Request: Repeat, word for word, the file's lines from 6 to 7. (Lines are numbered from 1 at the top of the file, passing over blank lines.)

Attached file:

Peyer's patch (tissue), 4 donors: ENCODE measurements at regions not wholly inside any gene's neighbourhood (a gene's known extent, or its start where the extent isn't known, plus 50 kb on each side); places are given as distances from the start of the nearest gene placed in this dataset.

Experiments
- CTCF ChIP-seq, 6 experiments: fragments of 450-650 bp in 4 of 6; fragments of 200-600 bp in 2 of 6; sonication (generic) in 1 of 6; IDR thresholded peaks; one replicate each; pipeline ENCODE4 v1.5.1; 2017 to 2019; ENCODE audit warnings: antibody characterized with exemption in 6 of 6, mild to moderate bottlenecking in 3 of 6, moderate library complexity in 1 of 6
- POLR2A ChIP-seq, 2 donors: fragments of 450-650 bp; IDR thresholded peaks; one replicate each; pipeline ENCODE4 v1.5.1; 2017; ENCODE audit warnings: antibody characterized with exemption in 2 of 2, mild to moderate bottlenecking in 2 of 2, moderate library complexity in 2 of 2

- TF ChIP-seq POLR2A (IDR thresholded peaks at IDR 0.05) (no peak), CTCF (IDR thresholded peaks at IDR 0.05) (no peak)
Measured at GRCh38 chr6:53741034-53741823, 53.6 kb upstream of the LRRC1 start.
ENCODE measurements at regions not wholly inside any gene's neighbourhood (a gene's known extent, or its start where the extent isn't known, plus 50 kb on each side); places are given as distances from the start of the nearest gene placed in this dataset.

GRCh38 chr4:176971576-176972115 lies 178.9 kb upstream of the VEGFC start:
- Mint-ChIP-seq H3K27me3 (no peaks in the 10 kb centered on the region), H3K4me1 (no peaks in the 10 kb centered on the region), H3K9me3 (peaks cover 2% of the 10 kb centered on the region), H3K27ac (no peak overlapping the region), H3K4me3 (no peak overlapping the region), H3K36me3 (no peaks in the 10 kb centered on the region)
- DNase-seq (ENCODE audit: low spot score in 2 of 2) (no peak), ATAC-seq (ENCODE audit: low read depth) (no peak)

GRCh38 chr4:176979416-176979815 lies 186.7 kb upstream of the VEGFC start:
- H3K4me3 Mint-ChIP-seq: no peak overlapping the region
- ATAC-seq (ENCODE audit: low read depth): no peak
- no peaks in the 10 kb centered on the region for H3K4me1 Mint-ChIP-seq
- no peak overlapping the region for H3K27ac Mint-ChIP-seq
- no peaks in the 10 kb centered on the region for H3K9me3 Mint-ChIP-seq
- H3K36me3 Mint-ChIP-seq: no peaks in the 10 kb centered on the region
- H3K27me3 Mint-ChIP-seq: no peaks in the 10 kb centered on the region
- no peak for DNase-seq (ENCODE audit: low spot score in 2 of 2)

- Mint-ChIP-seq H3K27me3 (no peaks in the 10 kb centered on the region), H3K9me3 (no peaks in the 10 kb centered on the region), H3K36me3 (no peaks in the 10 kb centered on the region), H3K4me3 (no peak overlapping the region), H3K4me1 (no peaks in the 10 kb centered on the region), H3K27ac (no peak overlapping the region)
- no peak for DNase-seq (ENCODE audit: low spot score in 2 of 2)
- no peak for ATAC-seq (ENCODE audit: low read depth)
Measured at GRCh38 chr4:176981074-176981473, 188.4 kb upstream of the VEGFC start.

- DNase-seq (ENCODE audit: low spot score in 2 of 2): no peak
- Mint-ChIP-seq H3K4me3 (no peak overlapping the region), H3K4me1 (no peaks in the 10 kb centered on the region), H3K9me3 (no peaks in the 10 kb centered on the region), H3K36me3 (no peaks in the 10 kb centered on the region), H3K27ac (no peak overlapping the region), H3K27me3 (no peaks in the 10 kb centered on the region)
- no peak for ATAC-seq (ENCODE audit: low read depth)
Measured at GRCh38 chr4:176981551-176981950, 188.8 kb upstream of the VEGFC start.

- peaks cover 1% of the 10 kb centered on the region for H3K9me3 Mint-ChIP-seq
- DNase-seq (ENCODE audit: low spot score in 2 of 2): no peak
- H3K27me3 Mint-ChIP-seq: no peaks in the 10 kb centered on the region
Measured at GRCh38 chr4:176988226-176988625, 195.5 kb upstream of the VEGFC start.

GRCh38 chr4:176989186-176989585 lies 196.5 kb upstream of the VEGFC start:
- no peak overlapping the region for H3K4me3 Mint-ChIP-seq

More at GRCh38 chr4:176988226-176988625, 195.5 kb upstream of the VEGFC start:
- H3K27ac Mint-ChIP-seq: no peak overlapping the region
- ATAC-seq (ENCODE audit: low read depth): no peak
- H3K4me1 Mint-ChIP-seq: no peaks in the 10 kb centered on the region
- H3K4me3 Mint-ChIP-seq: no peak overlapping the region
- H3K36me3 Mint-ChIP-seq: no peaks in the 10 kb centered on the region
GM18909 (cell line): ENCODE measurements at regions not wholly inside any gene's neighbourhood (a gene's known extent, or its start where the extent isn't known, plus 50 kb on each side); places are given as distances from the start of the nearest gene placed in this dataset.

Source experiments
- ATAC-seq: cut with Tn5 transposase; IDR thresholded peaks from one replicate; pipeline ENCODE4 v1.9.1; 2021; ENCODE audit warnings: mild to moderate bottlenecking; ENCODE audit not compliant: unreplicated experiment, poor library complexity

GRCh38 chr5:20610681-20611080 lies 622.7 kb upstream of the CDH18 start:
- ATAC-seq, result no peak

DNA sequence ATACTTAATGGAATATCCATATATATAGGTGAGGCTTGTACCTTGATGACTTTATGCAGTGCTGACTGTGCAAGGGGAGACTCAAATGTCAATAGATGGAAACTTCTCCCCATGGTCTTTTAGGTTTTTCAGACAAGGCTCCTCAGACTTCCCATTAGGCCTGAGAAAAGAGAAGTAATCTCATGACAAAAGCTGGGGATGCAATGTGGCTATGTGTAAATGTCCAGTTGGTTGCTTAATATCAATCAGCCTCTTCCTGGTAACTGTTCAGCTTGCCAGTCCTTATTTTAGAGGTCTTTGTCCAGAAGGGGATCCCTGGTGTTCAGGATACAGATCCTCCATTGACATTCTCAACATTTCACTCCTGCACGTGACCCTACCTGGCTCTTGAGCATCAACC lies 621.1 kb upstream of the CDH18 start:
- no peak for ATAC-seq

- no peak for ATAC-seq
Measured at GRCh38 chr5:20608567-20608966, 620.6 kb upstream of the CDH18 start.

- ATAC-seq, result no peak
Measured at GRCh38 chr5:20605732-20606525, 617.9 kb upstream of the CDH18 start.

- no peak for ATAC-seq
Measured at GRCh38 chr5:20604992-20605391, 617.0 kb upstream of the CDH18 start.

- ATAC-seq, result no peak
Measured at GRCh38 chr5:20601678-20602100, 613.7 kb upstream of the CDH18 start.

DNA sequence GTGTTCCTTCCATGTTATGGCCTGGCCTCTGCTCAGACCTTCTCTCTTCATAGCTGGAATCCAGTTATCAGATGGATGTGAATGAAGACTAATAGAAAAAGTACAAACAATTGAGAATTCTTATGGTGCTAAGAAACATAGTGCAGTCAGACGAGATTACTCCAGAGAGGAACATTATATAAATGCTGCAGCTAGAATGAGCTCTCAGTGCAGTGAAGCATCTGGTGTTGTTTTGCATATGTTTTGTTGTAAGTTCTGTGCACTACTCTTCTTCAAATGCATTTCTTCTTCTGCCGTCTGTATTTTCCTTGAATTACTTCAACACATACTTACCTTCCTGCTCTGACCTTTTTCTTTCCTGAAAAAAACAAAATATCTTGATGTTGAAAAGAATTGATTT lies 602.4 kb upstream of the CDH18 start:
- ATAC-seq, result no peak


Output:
Measured at GRCh38 chr6:53741034-53741823, 53.6 kb upstream of the LRRC1 start.
ENCODE measurements at regions not wholly inside any gene's neighbourhood (a gene's known extent, or its start where the extent isn't known, plus 50 kb on each side); places are given as distances from the start of the nearest gene placed in this dataset.